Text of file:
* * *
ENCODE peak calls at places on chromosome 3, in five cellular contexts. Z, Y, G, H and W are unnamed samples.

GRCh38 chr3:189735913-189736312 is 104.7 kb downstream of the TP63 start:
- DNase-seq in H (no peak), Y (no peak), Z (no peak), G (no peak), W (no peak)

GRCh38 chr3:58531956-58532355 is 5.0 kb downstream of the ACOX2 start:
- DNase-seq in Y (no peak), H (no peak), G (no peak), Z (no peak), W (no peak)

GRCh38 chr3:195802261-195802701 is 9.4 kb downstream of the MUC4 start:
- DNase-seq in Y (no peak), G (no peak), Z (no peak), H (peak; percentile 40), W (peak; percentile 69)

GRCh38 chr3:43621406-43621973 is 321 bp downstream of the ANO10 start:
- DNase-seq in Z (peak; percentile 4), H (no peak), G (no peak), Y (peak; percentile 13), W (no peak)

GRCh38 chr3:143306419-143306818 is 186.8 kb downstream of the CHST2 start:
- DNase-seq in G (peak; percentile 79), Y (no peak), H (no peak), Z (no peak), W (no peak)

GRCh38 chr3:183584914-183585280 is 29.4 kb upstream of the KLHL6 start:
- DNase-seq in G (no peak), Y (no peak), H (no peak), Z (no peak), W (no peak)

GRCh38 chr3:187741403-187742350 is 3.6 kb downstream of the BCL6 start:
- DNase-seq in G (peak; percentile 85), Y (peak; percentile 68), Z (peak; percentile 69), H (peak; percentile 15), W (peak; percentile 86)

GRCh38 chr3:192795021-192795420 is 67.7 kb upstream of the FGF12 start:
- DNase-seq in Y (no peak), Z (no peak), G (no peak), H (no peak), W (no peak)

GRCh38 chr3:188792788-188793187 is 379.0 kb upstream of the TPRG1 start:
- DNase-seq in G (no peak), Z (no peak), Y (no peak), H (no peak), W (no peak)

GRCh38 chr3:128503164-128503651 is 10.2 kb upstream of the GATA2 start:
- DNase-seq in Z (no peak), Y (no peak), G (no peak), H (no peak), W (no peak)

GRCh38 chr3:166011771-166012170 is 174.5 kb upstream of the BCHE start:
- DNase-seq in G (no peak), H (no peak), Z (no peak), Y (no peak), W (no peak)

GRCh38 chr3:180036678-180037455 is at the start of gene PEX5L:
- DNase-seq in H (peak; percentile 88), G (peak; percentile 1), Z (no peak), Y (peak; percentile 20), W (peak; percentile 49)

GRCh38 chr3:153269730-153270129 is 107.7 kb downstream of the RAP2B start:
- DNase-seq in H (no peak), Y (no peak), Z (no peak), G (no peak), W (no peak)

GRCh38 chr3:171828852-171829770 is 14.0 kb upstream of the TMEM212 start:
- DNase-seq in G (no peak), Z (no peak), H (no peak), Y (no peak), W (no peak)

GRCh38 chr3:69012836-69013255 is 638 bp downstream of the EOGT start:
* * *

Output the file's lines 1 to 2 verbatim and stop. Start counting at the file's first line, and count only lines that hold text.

ENCODE peak calls at places on chromosome 3, in five cellular contexts. Z, Y, G, H and W are unnamed samples.

GRCh38 chr3:189735913-189736312 is 104.7 kb downstream of the TP63 start: